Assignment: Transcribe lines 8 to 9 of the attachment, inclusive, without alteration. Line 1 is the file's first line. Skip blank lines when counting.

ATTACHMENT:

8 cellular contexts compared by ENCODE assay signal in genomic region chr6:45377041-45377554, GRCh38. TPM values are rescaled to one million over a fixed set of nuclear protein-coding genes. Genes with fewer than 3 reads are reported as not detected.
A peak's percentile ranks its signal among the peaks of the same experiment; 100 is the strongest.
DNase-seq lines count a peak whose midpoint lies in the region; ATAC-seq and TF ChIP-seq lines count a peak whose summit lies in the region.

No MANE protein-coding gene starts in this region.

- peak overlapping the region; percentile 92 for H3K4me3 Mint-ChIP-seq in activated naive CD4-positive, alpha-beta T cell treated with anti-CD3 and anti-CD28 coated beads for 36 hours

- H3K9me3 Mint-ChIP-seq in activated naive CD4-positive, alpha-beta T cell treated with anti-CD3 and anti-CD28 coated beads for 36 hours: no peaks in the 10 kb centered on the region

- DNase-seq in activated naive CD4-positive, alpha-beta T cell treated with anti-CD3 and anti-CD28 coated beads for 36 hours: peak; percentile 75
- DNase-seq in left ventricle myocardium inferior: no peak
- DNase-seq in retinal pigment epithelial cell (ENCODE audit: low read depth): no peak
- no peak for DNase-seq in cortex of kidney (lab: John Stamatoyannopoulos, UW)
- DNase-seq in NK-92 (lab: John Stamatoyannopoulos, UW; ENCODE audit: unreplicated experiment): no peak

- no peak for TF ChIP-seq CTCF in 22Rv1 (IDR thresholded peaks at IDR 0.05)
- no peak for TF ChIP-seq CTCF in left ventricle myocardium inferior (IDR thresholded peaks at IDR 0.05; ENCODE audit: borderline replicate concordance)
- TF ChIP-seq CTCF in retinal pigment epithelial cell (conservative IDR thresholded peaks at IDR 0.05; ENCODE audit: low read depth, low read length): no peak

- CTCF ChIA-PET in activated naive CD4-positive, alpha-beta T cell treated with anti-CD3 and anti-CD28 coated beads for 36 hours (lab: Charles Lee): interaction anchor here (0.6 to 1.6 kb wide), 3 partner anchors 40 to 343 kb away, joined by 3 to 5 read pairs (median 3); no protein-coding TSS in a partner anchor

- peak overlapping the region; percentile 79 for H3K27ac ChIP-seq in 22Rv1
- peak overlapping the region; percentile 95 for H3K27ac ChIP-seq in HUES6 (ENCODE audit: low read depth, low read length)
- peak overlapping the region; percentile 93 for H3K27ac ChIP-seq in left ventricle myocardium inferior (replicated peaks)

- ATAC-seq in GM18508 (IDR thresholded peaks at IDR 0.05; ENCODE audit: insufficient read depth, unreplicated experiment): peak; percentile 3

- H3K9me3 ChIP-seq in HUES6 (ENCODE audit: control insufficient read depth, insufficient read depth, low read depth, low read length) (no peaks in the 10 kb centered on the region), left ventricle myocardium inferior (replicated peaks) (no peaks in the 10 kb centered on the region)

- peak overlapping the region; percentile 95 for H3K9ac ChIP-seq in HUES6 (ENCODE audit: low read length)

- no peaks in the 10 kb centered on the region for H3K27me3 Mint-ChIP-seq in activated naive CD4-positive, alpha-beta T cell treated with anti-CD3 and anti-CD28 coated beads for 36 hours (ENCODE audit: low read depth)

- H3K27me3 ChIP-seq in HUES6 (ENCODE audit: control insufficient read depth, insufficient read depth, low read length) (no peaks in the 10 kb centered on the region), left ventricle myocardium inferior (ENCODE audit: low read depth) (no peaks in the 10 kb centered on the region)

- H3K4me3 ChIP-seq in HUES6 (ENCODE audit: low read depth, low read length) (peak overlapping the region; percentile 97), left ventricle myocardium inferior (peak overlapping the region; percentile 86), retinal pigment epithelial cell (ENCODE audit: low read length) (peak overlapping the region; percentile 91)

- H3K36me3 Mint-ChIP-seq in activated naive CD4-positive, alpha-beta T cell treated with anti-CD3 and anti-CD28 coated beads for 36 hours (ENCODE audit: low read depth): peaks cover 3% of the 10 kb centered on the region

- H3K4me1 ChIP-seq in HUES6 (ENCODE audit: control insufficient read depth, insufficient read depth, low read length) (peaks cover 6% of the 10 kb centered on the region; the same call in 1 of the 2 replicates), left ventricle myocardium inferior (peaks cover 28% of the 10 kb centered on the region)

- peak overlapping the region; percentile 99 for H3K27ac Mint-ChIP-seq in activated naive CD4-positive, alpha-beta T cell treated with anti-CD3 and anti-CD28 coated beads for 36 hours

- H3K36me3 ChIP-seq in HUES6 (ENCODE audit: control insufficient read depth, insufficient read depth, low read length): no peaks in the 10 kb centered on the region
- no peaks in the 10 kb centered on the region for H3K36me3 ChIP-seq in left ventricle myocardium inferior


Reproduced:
- DNase-seq in left ventricle myocardium inferior: no peak
- DNase-seq in retinal pigment epithelial cell (ENCODE audit: low read depth): no peak